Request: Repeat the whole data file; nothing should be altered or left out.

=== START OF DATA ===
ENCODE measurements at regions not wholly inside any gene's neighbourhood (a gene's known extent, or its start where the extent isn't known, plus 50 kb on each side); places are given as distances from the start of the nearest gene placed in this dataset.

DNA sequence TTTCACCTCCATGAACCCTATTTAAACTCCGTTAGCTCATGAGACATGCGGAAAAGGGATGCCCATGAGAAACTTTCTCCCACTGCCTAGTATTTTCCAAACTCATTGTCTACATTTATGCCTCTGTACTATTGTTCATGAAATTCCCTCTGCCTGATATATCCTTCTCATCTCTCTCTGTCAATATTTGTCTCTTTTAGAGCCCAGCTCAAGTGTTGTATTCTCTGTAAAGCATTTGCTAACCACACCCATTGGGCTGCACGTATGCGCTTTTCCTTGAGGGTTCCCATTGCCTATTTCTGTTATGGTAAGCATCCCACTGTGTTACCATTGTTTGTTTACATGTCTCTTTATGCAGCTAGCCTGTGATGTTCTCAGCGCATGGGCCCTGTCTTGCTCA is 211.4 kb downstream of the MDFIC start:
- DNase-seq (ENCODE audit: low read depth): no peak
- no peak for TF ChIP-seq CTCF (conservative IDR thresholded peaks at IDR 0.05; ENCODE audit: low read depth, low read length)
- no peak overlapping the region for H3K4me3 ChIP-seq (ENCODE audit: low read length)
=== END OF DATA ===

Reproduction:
ENCODE measurements at regions not wholly inside any gene's neighbourhood (a gene's known extent, or its start where the extent isn't known, plus 50 kb on each side); places are given as distances from the start of the nearest gene placed in this dataset.

DNA sequence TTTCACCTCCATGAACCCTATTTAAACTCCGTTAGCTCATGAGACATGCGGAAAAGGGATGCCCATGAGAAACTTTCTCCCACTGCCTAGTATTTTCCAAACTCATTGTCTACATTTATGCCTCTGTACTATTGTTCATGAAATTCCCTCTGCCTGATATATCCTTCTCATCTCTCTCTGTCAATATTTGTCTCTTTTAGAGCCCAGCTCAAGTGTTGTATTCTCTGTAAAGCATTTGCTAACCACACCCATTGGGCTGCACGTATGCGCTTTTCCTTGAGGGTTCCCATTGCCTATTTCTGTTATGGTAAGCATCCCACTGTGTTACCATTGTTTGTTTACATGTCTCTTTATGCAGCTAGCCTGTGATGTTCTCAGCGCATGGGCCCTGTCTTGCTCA is 211.4 kb downstream of the MDFIC start:
- DNase-seq (ENCODE audit: low read depth): no peak
- no peak for TF ChIP-seq CTCF (conservative IDR thresholded peaks at IDR 0.05; ENCODE audit: low read depth, low read length)
- no peak overlapping the region for H3K4me3 ChIP-seq (ENCODE audit: low read length)